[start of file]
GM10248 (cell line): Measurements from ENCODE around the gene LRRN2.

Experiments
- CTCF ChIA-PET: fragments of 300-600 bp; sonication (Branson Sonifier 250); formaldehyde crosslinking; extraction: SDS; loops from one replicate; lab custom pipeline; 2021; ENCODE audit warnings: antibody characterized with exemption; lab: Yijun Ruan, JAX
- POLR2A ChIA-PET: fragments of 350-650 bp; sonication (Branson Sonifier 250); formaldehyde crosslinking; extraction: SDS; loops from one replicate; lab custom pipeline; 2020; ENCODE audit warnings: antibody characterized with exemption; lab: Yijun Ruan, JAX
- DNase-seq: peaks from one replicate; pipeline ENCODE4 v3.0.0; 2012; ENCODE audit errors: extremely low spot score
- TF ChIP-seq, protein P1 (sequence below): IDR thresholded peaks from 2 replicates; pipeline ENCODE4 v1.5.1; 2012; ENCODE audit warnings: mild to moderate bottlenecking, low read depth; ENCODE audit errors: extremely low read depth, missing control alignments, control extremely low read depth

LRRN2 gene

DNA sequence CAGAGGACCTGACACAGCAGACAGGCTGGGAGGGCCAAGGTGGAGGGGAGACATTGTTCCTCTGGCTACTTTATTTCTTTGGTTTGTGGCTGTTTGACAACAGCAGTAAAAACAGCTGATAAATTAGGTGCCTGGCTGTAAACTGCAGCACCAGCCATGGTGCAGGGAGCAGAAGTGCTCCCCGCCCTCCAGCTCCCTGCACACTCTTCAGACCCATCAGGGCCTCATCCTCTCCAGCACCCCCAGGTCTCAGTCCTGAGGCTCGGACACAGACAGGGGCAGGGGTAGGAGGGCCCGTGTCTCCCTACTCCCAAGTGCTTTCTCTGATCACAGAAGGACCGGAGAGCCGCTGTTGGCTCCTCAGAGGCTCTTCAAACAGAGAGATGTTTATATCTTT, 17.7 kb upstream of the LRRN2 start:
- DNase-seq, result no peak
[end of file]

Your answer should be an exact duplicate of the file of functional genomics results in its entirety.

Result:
GM10248 (cell line): Measurements from ENCODE around the gene LRRN2.

Experiments
- CTCF ChIA-PET: fragments of 300-600 bp; sonication (Branson Sonifier 250); formaldehyde crosslinking; extraction: SDS; loops from one replicate; lab custom pipeline; 2021; ENCODE audit warnings: antibody characterized with exemption; lab: Yijun Ruan, JAX
- POLR2A ChIA-PET: fragments of 350-650 bp; sonication (Branson Sonifier 250); formaldehyde crosslinking; extraction: SDS; loops from one replicate; lab custom pipeline; 2020; ENCODE audit warnings: antibody characterized with exemption; lab: Yijun Ruan, JAX
- DNase-seq: peaks from one replicate; pipeline ENCODE4 v3.0.0; 2012; ENCODE audit errors: extremely low spot score
- TF ChIP-seq, protein P1 (sequence below): IDR thresholded peaks from 2 replicates; pipeline ENCODE4 v1.5.1; 2012; ENCODE audit warnings: mild to moderate bottlenecking, low read depth; ENCODE audit errors: extremely low read depth, missing control alignments, control extremely low read depth

LRRN2 gene

DNA sequence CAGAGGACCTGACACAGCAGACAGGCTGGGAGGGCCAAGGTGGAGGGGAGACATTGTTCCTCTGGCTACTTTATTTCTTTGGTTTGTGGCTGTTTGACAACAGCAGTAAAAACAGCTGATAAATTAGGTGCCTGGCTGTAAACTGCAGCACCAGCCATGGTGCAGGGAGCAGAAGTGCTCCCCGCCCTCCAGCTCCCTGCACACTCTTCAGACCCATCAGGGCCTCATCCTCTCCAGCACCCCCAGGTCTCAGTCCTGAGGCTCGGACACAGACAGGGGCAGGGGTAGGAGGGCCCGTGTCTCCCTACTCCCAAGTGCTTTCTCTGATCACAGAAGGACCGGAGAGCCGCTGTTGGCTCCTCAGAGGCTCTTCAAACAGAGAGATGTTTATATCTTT, 17.7 kb upstream of the LRRN2 start:
- DNase-seq, result no peak